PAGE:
SXSW - © Merrick Ales
Eine Q&A-Session während der SXSW 2017 © Ann Alva Wieding/SXSW

REVIEW: South by Southwest 2017

70 Hamburg-based firms at SXSW 2017 in Texas

Around 70,700 professionals from 95 countries flocked to the 30th South by Southwest (SXSW) from March 10-19, 2017 in Austin, Texas. The state shed its western image and became the axis of the world’s biggest international digital, media and music conference. Some 70 Hamburg-based start-ups, which many consider a launching pad to the United States and the world, flew to Texas in the hope of meeting international audiences and making plenty of new contacts.


Delegates had a choice of more than 2,000 conference sessions. The companies representing Hamburg are funded by the city. Their presentation is organised by the Hamburg Music Business Association (IHM) and the Reeperbahn Festival. Events in Austin included all kinds of networking events, corporate presentations, product pitches and music showcases as well as panel discussions. In 2006, the annual Reeperbahn Festival launched along similar lines and has since morphed into a key event for Europe’s music and digital industry.

Start-ups with social-business models

Four Hamburg-based start-ups keen to find solutions to pressing social, ecological and social problems attended SXSW last year. They included, for instance, a start-up named Refugee First Response Center (RFRC) which provides interpreter services in high-tech containers to help refugees overcome initial language problems. The remainder consisted of companies such as the non-profit organisation Viva con Agua which is committed to establishing access to clean drinking water and basic sanitation for people all over the world and Lemonaid. Every bottle of “lemonaid” purchased supports the Lemonaid & ChariTea Foundation that aims to achieve social change. The Nüwiel also pitched their intelligent, electricity-run bicycle trailer successfully at SXSW in the past. The company’s founders hope to ease traffic, lower noise and keep pollution to a minimum with their invention.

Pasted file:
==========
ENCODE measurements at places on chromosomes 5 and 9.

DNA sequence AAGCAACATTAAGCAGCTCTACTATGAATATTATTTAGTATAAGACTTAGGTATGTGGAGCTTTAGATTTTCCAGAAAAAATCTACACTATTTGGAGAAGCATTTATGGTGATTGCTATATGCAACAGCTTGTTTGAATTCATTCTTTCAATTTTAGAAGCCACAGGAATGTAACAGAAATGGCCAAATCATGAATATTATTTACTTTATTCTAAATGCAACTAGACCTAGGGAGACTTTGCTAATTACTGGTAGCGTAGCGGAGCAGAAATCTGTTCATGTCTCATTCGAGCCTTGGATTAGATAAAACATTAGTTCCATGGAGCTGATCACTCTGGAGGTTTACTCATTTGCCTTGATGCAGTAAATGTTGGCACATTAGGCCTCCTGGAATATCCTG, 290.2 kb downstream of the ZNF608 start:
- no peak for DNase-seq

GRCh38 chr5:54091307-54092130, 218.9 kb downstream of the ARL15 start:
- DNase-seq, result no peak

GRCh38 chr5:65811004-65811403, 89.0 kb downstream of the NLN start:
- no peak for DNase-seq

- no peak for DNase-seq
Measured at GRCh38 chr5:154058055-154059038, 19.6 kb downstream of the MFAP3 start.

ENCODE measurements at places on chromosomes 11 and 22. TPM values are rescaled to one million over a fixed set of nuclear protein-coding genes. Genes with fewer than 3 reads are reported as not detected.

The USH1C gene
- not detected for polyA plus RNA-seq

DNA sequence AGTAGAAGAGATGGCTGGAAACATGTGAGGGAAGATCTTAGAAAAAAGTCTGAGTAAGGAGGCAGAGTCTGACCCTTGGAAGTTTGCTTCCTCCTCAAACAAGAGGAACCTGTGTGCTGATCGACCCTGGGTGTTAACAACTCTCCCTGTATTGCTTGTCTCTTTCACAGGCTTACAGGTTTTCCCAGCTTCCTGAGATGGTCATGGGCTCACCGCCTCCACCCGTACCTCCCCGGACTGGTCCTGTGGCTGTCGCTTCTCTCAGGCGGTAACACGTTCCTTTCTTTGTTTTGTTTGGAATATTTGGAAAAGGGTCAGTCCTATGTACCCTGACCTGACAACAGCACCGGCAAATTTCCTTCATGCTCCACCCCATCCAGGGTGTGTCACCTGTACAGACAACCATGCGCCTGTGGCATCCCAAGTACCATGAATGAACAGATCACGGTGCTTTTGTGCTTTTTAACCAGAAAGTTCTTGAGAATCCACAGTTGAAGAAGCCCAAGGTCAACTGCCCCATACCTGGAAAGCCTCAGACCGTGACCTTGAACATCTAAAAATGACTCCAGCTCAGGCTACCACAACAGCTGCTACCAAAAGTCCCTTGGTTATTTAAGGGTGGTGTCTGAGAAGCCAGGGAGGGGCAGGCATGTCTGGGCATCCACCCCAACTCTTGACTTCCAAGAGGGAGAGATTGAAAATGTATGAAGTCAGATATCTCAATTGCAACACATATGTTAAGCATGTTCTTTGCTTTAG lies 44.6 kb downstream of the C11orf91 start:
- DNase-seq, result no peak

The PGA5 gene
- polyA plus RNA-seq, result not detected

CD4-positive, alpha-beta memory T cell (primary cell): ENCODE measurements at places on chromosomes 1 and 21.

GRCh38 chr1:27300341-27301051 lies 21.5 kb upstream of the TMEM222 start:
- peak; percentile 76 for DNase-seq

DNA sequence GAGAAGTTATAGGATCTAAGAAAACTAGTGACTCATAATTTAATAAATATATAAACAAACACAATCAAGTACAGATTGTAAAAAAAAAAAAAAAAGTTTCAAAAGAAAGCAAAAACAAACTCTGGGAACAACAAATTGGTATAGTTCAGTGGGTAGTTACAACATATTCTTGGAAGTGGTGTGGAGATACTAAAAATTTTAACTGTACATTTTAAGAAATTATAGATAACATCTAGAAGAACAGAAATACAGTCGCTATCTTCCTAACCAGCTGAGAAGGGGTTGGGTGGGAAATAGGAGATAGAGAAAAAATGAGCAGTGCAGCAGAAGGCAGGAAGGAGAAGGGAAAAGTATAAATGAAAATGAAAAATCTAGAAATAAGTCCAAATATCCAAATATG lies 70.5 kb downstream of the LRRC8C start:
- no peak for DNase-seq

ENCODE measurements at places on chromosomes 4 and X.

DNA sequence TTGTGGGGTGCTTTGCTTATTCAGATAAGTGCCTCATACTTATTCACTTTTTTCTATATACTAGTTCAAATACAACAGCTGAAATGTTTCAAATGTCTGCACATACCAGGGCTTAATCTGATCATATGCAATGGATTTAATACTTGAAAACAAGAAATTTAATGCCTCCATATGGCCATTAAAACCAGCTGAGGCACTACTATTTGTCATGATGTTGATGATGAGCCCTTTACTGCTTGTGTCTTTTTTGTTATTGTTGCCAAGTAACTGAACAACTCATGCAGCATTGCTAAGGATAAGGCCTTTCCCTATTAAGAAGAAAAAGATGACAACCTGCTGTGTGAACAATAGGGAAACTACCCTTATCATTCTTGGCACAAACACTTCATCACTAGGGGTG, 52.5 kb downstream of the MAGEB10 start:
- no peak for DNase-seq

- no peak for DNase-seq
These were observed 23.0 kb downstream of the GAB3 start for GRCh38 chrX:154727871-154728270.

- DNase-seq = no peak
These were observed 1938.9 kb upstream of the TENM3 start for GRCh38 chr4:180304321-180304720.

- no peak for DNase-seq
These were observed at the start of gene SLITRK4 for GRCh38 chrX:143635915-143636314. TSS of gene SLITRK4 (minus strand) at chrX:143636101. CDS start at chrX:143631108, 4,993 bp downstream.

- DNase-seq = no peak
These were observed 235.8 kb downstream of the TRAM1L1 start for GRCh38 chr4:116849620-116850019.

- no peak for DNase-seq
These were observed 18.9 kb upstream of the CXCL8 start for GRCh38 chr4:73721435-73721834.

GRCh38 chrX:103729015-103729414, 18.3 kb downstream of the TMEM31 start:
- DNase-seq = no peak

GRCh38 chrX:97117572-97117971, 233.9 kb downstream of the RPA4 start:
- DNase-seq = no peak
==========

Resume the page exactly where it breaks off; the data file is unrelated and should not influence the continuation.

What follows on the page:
From health to tech start-ups

Other Hamburg-based start-ups in Texas last year included Connected Health, which is driving digitalisation in the health sector ahead with a Lifetime Hub for transferring patient data safely. Jonathan Kurfess, who co-founded Appinio that conducts market research in hours, went to SXSW last year to stir up global interest in the app and beyond Hamburg. Picalike, a software provider that teaches computers to understand visual content, and Puttview by Viewlicity GmbH represented Hamburg’s tech scene. Puttview calculates the ideal putt line for golfers in real-time. Professional golfers have already successfully tested an indoor version and the team is working on an outdoor version with an augmented reality headset for visualisation. Also in Texas were Baqend, a provider of cloud services.

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